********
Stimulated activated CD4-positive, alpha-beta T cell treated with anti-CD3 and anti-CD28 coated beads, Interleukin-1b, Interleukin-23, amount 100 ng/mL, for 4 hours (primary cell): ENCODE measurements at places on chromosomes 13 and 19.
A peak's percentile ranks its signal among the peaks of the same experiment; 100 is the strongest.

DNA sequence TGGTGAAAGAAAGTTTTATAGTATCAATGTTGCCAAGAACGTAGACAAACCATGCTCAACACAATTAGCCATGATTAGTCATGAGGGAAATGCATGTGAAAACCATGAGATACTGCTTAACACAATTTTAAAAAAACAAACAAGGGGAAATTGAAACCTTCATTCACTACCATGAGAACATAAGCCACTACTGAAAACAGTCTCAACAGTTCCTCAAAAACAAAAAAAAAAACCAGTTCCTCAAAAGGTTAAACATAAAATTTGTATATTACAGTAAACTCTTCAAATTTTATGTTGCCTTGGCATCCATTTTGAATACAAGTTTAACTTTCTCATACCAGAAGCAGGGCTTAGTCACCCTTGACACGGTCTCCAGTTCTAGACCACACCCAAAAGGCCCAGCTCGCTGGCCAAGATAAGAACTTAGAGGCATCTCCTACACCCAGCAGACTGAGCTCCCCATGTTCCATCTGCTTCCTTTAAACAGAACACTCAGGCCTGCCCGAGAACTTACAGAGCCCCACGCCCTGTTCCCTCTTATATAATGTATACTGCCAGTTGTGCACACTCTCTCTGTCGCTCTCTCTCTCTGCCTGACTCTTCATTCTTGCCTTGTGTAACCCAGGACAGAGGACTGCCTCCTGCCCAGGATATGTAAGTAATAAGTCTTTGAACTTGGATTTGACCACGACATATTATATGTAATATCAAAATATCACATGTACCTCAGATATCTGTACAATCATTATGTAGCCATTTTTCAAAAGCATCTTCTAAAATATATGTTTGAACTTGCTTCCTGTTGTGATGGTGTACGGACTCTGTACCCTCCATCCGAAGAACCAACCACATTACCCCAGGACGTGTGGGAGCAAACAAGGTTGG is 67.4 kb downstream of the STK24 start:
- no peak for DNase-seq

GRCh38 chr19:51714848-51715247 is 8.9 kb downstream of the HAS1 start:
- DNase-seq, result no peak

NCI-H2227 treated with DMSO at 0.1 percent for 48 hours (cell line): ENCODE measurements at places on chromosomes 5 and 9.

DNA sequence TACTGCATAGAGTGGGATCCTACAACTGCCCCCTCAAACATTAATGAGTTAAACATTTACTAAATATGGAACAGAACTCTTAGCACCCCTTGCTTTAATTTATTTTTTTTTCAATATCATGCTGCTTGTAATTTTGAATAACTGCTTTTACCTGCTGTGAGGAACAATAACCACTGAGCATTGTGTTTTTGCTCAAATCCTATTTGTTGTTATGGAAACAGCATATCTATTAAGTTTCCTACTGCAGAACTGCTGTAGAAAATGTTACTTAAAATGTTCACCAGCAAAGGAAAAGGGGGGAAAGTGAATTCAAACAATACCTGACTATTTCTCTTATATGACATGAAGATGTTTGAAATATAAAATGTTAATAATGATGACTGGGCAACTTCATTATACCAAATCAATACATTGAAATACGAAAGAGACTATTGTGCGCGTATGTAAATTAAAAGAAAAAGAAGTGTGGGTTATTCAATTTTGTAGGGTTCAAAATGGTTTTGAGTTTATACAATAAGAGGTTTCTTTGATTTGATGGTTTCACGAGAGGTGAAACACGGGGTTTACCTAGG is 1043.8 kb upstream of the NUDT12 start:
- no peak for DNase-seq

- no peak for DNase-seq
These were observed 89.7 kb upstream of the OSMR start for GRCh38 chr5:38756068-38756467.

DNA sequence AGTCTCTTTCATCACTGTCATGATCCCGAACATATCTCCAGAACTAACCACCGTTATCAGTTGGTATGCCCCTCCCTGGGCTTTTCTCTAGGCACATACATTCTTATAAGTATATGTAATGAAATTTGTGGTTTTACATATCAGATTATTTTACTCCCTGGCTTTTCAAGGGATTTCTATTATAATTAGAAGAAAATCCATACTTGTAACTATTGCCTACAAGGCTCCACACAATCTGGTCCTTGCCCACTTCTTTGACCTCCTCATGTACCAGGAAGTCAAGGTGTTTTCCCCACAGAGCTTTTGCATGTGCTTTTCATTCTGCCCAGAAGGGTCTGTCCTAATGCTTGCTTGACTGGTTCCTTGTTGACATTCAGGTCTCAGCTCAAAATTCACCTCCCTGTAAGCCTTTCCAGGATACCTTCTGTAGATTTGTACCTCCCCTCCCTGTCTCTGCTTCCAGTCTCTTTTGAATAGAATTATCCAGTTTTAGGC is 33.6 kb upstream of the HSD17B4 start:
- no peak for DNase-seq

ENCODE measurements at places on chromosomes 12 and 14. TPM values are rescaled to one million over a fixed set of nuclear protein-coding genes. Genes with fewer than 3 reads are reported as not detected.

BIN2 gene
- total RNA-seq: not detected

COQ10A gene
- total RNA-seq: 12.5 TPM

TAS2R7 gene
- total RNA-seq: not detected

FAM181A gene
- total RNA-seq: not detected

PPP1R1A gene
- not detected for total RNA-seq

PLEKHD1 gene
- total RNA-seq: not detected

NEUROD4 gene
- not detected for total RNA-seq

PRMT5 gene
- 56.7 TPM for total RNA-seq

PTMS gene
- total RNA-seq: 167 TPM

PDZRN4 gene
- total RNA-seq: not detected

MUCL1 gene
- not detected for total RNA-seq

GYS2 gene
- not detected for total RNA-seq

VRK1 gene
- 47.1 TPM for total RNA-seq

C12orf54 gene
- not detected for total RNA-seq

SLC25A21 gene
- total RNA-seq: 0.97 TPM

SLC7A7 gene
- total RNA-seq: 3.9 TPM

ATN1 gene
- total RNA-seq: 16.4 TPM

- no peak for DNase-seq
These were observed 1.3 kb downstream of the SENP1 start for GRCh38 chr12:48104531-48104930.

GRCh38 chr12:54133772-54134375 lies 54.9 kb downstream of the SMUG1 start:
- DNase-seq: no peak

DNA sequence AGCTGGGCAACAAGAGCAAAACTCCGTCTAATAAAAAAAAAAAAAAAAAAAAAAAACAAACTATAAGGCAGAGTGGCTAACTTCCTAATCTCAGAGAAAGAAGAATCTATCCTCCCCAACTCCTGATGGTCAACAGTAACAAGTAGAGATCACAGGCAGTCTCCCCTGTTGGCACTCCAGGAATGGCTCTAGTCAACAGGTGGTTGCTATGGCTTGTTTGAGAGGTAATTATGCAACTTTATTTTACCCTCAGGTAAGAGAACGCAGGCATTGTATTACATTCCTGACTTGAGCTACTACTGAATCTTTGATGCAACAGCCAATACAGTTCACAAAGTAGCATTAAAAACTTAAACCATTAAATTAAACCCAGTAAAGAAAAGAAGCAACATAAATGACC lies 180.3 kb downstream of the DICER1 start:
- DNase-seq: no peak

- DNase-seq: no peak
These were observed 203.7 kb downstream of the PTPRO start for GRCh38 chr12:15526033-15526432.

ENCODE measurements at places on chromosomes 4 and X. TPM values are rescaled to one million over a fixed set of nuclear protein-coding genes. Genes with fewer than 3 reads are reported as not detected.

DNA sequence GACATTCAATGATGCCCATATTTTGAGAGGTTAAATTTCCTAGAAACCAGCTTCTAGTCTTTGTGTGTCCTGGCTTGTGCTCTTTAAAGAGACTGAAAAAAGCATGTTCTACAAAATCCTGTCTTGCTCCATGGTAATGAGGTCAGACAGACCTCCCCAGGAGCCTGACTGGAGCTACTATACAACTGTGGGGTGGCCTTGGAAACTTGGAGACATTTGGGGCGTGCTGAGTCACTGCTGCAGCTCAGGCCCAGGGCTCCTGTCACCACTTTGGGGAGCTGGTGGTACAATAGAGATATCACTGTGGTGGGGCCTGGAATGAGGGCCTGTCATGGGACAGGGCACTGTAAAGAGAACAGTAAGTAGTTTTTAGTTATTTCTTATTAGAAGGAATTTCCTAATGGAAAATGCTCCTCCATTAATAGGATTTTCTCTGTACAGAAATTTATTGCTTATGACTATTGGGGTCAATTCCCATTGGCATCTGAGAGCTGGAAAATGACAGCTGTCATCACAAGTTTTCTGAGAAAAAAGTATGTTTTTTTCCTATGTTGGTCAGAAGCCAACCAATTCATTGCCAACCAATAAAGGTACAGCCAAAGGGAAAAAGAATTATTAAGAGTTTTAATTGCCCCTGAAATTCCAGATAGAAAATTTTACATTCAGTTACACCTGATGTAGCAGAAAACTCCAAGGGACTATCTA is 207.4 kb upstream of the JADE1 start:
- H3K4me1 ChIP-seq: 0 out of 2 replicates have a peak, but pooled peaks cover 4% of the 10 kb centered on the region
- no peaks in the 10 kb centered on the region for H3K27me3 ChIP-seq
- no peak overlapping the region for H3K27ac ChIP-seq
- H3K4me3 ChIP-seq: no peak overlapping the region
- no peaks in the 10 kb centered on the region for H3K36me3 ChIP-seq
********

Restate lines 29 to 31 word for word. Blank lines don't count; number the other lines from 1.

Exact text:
PRMT5 gene
- 56.7 TPM for total RNA-seq

PTMS gene